Upon inquiry at the reception desk, it turned out my hostess, Ms. Bobby Howe, was having Cadillac and car dealership woes and would arrive an hour late, though I became not in the slightest bit unhinged as I has no immediate commitments. As I waited in the small, wood paneled waiting room I scrutinized a bunch of pamphlets containing information about the multitude of religious shows aired, as well as copious flyers with photos of backlit clouds and leafless trees in relief heralding bible study groups meetings, and one 70s looking one featuring the profile of a platinum-haired young woman and her heavily sideburned hubby.
A silhouette appeared on the glass front door around ten-ish and it seemed to swing open automatically. Five-foot-three, Bobby had coppery hair, was clad in pink, and administered an embrace that not even my mother has ever given me (We Irish are not big huggers, unfortunately). Bobby and I became friends immediately, even more so when she told me about her out-of-wedlock pregnancy years ago and a related fact she was a recovering Catholic. Throughout the course of half-an-hour, Bobby brought out every important aspect of the novel and my background--including Gabriel's conflict about his sexuality--and the result was one of the most sincere, one of the most valuable interviews I've ever had. She finished by having me read an excerpt, a piece about Gabriel's mother that I stumbled over about halfway through, but she would not edit it and assured me this would make our interview all the more sincere, all the more meaningful to her listeners. What she did edit out was a mistake I made out of ignorance when I gave the price of the paperback--apparently that is advertising and not allowed on shows like hers.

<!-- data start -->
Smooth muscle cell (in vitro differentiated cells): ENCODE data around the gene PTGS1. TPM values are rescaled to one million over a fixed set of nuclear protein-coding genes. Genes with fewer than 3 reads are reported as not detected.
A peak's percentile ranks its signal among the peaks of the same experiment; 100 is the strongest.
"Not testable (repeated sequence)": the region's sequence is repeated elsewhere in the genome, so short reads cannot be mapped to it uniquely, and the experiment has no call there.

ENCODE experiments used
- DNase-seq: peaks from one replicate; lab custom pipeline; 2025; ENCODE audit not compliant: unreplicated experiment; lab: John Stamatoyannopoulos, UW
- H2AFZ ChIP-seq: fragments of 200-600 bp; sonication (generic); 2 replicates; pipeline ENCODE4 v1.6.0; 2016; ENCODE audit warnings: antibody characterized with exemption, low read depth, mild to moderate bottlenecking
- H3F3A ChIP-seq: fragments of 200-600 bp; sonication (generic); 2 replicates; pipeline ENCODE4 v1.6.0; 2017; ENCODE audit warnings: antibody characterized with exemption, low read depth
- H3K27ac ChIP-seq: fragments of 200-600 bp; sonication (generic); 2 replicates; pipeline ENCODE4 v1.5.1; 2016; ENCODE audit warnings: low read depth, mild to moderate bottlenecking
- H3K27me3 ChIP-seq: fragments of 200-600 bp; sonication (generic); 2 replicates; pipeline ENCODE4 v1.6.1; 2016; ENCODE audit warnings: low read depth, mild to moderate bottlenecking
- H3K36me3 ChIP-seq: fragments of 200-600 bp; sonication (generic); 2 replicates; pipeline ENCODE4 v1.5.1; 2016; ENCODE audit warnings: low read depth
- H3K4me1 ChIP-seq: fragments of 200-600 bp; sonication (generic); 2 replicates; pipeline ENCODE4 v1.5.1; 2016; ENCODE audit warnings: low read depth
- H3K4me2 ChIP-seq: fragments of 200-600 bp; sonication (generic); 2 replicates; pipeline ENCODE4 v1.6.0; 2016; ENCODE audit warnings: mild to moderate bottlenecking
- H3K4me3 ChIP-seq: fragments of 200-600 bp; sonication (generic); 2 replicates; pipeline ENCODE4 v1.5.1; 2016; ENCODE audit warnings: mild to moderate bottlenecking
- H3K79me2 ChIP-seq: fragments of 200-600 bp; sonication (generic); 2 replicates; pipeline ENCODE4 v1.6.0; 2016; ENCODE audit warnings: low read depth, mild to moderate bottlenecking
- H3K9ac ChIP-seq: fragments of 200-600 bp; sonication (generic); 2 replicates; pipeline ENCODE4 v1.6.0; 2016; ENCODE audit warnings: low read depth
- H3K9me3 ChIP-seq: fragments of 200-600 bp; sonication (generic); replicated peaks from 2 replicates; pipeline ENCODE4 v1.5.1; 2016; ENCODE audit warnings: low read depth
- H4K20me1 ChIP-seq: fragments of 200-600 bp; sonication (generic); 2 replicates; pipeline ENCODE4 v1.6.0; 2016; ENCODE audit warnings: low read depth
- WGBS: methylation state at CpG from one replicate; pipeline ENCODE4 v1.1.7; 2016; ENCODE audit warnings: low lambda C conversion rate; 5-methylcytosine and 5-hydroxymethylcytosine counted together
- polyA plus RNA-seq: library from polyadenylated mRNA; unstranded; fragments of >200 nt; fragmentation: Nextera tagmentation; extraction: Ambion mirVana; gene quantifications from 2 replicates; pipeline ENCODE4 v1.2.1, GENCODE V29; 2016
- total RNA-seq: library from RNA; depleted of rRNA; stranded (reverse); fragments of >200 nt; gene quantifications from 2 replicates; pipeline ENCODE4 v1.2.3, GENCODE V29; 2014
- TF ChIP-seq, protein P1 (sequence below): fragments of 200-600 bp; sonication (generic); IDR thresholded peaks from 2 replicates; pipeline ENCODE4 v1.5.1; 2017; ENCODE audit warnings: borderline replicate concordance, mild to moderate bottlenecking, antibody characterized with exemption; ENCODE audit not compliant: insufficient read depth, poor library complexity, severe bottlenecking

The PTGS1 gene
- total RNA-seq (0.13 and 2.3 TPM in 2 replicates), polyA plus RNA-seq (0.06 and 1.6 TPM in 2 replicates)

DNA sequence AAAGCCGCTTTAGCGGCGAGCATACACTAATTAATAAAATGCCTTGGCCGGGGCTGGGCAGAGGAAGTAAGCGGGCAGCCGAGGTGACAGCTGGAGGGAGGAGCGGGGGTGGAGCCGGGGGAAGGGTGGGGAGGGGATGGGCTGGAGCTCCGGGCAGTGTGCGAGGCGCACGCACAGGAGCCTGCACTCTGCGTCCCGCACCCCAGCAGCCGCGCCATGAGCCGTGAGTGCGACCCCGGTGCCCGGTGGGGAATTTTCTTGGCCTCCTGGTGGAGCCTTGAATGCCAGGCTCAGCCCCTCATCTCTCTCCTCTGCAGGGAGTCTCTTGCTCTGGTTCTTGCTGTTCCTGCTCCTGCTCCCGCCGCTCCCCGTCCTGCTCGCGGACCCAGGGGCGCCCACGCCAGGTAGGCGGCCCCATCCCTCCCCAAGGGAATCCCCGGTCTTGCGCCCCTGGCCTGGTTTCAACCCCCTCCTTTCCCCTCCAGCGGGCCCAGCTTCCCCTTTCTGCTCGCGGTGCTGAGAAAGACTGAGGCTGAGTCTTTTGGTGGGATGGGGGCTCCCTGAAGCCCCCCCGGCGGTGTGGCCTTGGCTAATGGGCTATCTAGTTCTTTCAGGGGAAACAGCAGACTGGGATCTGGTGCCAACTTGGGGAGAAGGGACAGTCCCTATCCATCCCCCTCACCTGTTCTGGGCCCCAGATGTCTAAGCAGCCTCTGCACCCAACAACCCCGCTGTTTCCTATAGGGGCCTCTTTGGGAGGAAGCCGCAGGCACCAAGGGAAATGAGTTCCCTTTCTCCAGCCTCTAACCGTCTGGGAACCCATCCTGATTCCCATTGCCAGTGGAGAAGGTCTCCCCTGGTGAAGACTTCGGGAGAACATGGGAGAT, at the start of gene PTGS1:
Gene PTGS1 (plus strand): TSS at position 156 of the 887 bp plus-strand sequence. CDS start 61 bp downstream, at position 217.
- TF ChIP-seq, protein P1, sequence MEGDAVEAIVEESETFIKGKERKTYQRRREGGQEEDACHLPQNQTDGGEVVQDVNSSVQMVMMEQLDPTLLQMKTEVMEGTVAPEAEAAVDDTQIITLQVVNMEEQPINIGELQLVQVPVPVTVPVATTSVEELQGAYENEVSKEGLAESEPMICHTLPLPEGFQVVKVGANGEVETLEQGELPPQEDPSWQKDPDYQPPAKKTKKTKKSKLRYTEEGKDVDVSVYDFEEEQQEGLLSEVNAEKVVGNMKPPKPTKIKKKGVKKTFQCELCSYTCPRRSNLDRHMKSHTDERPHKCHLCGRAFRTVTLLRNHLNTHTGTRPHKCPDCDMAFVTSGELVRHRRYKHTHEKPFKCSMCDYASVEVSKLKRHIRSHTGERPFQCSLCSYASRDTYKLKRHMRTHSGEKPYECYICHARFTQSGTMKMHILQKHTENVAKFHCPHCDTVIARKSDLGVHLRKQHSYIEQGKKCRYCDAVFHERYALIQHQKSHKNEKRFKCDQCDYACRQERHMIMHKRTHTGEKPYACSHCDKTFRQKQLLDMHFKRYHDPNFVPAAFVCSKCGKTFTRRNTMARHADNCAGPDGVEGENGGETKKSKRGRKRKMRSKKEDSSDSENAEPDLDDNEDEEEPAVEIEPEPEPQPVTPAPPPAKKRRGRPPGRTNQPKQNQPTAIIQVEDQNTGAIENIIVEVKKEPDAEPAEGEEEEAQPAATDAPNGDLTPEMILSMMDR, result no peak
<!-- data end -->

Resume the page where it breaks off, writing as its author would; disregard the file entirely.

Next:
Of course, after the taping, I booked another taxi and discovered the fare was twelve dollars less. Full of zeal--I'd shared my story with Bobby and she was adamant I had to take action against the cab driver (she'd actually called him something a tad stronger)--I went to the hotel general manager because the malfeasant's company has a hub there. He was greatly concerned and has promised to investigate, even have this particular cabby banned from operating there if necessary, in addition to investigating the past practices of the company's cabby staff in general. It turns out they've had other complaints. It was one of those rare occasions where it actually helped to say I was also a NYC lawyer (implication being, I'm aggressive) as well as a visiting author.
Feeling appropriately vindicated, I booked another cab that Tuesday evening and was taken to my evening taping at Pacifica Radio for a very fair sum, the route taking me past the famous Hollywood pavement one sees often on the telly, the one littered with pink granite stars, as well as past the famous Chinese and Kodak theaters which have hosted and host the Oscars respectively. During the ride, my driver shared that there's a lot of cheating of customers going on among LA cabbies, from the downright mundane such as taking the longest route to a destination to the furtive use of an electronic device--presumably using infra-red technology--that causes the meter to turn faster as the car moves forward.
One final observation was the general vulgarity of the area around these infamous Hollywood shrines, so crammed were both sides of the Boulevard with camera outlets, fast food restaurants, T-shirt kiosks, loud tourists, etc. But then again, Hollywood life appears synthetic if not actually vulgar in the main, so perhaps it's fitting that the home of its hallowed shrines is but one cacophonous reflecting pool thereof.
[technorati: Los Angeles, Hollywood, Connie Martinson, Pacifica Radio,Bobby Howe]